Tips about going to court and information about juvenile justice

Games to Prepare for Court: RePresent and RePresent Renter

Going to court without a lawyer? If you're going to court without a lawyer, you can practice representing yourself by playing RePresent. You’ll learn how to prepare for court, what happens in court on the day of your hearing, and how to present evidence and cross-examine the other person in your case. On mobile? Get the RePresent app here:

Juvenile Court Adjudications and Collateral Consequences

What is a juvenile adjudication? Juveniles in Maine are people under 18 years old. If someone is accused of committing a criminal act when they were a juvenile, the case is heard in juvenile court.  If the juvenile admits the charge or if, after a hearing, the Court finds the juvenile committed the act, the juvenile is "adjudicated." Maine law is clear that a juvenile “adjudication” is not a conviction.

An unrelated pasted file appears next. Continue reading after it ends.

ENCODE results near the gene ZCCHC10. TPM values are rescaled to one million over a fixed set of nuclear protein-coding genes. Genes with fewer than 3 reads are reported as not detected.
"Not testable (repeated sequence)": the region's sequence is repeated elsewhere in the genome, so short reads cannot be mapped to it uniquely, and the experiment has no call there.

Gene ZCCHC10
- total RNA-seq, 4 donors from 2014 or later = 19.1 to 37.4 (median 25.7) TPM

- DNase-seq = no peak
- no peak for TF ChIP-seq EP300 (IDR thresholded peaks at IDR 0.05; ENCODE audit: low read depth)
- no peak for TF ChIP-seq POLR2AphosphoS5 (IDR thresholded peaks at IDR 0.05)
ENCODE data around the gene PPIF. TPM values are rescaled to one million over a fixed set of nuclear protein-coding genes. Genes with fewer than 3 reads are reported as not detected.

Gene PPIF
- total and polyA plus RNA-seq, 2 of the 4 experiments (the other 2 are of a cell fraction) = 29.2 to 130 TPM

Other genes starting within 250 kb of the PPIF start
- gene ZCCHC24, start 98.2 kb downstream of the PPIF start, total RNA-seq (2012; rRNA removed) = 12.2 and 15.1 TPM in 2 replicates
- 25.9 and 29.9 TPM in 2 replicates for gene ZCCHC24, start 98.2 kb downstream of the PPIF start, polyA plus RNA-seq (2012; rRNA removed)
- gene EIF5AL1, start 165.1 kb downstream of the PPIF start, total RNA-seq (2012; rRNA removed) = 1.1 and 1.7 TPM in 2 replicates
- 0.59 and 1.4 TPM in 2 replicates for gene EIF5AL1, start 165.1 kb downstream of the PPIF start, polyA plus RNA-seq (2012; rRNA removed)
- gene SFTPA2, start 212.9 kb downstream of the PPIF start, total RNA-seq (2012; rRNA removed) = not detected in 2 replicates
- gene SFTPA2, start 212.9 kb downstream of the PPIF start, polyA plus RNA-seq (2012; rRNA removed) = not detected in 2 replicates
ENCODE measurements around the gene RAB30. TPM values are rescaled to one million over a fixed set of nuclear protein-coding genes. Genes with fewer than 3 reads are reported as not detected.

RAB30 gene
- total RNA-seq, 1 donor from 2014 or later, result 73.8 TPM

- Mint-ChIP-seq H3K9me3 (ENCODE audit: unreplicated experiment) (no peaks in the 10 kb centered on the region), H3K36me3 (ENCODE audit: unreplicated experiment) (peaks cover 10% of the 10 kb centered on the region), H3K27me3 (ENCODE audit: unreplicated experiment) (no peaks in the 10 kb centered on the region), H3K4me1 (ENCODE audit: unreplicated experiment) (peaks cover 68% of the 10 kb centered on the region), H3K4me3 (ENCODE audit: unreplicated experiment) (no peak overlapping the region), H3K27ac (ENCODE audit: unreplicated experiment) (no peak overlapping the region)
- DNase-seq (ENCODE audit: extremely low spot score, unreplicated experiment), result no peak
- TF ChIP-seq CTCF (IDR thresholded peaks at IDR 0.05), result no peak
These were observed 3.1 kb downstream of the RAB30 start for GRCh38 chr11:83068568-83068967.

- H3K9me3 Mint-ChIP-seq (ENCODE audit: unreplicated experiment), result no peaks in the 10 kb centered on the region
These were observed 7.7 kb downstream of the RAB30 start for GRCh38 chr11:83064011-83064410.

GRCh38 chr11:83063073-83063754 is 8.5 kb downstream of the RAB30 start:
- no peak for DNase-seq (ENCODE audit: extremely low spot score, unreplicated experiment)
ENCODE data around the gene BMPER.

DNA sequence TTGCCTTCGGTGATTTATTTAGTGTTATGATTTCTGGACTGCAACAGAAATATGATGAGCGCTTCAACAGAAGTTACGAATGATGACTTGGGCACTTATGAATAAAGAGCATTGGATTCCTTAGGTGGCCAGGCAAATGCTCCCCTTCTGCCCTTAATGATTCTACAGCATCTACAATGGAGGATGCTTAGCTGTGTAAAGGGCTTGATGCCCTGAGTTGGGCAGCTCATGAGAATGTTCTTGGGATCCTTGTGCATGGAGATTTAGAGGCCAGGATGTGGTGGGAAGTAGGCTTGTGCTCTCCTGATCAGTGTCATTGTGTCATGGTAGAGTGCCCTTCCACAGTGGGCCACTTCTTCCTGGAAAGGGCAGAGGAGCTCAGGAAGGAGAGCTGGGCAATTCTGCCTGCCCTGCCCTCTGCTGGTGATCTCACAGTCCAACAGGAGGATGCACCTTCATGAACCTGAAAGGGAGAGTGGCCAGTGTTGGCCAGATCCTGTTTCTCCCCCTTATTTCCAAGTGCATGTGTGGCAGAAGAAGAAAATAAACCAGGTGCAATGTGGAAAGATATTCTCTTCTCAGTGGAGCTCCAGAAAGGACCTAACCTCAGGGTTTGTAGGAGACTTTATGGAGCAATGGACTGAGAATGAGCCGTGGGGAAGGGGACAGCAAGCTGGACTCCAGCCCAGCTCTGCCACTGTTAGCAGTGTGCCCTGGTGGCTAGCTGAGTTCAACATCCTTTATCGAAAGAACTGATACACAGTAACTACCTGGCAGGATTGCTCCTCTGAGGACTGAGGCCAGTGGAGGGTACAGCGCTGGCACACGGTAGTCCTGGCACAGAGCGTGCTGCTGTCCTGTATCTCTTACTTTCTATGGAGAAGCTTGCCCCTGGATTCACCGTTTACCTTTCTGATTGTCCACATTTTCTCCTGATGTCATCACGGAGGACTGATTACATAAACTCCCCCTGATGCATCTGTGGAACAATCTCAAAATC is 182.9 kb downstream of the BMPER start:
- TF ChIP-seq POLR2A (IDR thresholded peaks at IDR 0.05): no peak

What Should I Expect in Court?

What is most important to know about going to court in Maine? If you are going to court, it is for a legal matter. You need to take court very seriously. First impressions mean a lot. It is unlikely the judge will know anything about you before you go to court. The judge’s first impression of you is very important.  What you wear, what you say, and how you act all are things that impact the judge's first impression of you. Things to remember: